teaching_kids_chores.jpgI've often had conversations with parents about when to start introducing chores to their children, and what chores to introduce. I've watched parents scour the internet to find colorful charts, wheels, and diagrams with age-appropriate chores. These include having a three-year-old dust low surfaces, stack magazines, load spoons into the dishwasher, empty small wastebaskets, and sort laundry.

Let's face it—we're busy, so creating chore wheels and diligently supervising while your three-year-old dusts the coffee table (without knocking anything over), and patiently watching after dinner while she slowly loads spoons into the dishwasher is not always optimal. This is not a big deal. Delegating chores to early learners builds character and teaches responsibility, but it is not the individual tasks themselves that do this—it is the awareness that he or she has the power to contribute that makes the biggest impact.

With this in mind, see below for some tips on how to introduce chores and improve chore instruction to your early learner—without making it a chore for you!

Be Specific

Be specific and precise with instructions for your early learner. This is important not only so that he knows what you mean, but will also assist him in vocabulary growth. For instance, instead of saying "Please put your toys away," try "Please pick up your toys and put them in the toy box."

This can help if he needs to be redirected as well. While "put your toys away" could be ambiguous to a mischievous early learner, there is no uncertainty with: "Did you put your toys in the box?"

Praise The Positive

Your four-year-old is not going to be an expert laundry sorter, nor your three-year-old a dusting savant; however, the knowledge that they are contributing to the family and making a difference in the home is crucial to developing positive attitudes regarding responsibilities. Pick specific and memorable details to praise. "Look how you separated the blues from the whites—I can tell that you have done a lot of hard work!" "You did a great job dusting the middle of the table. We can almost see our reflections in it!"

Correct As Needed

Just as you praise the positive, it's important to frame errors and issues in a positive light. This does not mean praise for something that was not done, but rather gentle correction. For instance, if when dusting your early learner misses corners or another spot, ask, "Sometimes dust hides in the corners! Can you find any hiding spots?"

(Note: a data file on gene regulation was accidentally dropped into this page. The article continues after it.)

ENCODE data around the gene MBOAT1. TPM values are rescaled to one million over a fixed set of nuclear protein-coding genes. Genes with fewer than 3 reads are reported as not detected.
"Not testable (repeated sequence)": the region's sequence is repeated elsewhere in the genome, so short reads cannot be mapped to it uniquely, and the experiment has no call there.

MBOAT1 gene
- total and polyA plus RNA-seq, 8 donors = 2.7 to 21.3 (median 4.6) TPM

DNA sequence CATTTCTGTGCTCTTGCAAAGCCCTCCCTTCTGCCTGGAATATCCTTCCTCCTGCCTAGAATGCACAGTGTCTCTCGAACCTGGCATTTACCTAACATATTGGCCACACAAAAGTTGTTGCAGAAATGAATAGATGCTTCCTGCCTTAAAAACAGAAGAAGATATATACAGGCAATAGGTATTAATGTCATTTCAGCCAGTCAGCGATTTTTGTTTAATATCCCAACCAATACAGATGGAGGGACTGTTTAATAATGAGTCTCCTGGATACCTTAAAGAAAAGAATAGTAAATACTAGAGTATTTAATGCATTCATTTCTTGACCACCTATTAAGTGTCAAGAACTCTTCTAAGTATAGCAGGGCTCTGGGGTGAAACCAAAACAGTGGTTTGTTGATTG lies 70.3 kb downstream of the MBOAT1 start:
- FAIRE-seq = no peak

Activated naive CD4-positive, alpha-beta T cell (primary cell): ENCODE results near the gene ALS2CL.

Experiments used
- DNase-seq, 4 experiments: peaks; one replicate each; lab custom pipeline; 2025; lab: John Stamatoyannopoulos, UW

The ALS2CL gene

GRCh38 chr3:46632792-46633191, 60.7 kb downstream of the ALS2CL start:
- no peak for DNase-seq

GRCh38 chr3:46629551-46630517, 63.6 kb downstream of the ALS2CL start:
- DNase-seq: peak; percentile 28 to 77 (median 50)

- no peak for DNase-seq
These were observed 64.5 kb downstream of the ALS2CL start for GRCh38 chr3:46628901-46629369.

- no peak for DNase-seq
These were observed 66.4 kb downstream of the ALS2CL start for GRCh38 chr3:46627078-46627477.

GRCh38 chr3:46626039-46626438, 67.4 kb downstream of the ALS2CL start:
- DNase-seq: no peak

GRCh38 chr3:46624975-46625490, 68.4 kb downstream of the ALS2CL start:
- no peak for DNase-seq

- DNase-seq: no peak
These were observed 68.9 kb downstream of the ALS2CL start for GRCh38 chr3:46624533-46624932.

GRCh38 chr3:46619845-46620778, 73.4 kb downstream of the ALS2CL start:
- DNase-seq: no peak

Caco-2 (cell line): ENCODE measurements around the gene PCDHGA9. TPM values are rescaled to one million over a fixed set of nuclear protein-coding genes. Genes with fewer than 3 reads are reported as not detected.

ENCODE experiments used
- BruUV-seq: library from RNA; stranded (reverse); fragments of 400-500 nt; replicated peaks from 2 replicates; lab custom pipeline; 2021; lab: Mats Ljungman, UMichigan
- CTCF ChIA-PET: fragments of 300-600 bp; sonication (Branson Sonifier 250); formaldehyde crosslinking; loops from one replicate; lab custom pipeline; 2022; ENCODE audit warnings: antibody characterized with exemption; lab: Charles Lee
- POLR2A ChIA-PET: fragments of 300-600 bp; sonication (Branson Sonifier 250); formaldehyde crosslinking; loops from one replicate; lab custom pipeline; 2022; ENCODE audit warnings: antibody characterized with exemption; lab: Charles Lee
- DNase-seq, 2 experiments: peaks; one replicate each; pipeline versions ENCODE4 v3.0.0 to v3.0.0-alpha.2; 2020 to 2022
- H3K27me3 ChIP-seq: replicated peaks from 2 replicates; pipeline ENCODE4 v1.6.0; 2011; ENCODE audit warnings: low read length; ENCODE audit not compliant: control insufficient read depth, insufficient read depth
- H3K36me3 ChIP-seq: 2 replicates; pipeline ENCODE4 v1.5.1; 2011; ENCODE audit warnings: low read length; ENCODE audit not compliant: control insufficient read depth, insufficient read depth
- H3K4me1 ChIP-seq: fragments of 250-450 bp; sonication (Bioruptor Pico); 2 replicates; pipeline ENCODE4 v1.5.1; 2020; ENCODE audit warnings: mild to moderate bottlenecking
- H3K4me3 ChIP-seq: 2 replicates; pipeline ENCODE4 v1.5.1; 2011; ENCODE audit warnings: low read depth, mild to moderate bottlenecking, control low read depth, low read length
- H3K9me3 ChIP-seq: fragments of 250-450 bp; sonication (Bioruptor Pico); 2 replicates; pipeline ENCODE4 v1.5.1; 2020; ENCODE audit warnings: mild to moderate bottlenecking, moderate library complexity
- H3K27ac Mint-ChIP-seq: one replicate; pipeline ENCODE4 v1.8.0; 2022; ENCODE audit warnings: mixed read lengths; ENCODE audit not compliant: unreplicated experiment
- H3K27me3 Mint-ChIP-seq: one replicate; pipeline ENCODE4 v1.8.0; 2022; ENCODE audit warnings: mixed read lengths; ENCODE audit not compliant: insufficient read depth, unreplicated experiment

Modify As You Go

Don't make your early learner’s chores a chore for you. If you have guests coming over in three hours, don't worry about gently guiding your early learner in domestic pursuits. Instead, start them out on non-urgent tasks that you have the time and patience to supervise. My friend Nikki's two-year-old, Jackson, loves to "help" vacuum and sweep by holding the vacuum or broom with assistance, and also helps with leaf raking by putting one leaf in the bag at a time.  Nikki says that allowing Jackson to "help" with more difficult tasks has given him an enthusiasm for helping around the house. She says, "Jackson loves doing chores so much that he often runs to the closet with cleaning supplies and excitedly exclaims, 'Do chores!' Sadly, he often insists, even when I don't want to do chores."

Worry less about completing the chores, and more about the values, responsibilities, and knowledge instilled in your early learner. Outside of home, make sure that your child's learning center emphasizes personal and group responsibility. Ms. Martha, the center director of The Children's Learning Center at FSW, has a system set up in the classrooms that allows every student to have a job with a title and responsibility. Some of these include door holder, clean-up crew, table setter, attendance keeper, and Star Leader. These chores help early learners to feel like they are making a difference, and have a stake in their own learning and environment. No matter what you choose to do regarding chores, big or small, you are building the foundations of a sense of responsibility and a good work ethic that will last a lifetime.

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Topics: Child care

Claudia Auger

Written by Claudia Auger

A volunteer for Child Care of Southwest Florida

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